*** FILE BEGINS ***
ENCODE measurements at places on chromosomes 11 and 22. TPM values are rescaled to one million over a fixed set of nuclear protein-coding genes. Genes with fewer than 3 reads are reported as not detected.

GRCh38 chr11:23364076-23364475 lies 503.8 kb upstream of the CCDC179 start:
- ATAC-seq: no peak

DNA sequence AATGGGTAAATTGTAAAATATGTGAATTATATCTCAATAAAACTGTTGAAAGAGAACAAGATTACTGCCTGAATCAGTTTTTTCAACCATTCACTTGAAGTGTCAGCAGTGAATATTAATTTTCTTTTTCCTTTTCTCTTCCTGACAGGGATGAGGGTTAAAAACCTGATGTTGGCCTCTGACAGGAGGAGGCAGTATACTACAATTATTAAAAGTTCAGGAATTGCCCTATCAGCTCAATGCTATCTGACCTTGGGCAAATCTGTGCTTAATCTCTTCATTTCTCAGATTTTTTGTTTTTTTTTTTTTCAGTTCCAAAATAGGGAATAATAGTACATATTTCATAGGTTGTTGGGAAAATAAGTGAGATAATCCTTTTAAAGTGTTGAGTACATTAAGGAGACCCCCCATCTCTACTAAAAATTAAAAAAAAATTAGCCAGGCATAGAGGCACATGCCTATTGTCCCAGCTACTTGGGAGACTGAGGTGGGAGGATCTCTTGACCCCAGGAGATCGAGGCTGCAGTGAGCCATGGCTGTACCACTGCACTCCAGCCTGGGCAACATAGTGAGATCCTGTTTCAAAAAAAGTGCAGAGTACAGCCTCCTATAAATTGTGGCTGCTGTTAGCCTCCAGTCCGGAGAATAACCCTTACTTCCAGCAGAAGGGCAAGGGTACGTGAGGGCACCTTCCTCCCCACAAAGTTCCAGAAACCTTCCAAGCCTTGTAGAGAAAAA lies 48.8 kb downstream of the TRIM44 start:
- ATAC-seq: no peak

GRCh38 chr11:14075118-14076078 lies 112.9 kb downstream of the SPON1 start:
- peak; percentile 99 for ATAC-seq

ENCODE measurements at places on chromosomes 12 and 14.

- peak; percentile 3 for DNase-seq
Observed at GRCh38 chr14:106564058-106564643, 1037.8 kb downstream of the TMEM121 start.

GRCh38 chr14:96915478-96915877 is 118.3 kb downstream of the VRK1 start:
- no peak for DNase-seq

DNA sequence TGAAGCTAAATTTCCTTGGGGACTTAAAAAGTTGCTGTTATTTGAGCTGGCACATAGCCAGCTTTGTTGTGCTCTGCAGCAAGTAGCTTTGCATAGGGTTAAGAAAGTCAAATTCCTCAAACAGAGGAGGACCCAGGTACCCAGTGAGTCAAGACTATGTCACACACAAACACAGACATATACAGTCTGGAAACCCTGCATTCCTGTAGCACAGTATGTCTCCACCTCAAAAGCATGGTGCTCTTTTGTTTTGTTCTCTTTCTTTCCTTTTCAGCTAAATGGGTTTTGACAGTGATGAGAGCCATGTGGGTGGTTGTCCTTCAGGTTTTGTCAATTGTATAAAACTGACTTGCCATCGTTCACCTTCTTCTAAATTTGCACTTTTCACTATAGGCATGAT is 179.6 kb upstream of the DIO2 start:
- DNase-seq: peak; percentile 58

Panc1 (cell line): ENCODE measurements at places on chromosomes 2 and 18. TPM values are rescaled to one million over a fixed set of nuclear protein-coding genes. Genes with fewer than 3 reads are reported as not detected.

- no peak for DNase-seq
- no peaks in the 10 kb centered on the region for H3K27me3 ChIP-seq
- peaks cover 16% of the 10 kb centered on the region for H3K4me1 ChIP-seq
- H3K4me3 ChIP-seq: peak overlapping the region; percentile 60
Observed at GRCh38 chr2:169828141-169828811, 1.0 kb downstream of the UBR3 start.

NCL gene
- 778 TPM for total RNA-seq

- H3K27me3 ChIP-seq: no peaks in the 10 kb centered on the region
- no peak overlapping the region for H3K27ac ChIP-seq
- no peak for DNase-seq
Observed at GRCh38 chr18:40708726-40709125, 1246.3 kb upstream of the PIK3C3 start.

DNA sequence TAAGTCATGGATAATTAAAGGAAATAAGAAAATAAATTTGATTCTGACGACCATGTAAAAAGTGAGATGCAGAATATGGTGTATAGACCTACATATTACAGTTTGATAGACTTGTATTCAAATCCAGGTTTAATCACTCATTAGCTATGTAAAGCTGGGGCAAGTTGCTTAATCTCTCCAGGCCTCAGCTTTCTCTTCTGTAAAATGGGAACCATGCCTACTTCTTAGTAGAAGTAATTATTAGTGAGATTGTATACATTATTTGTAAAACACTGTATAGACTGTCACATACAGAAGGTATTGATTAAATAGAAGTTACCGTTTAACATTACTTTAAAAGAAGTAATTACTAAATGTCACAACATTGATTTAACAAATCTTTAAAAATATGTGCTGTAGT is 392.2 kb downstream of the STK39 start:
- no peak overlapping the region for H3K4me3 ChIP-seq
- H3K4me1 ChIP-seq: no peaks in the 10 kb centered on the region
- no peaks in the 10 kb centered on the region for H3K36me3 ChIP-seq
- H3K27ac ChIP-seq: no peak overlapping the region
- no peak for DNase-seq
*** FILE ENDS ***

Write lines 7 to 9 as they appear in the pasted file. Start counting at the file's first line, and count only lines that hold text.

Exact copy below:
- peak; percentile 99 for ATAC-seq

ENCODE measurements at places on chromosomes 12 and 14.

- peak; percentile 3 for DNase-seq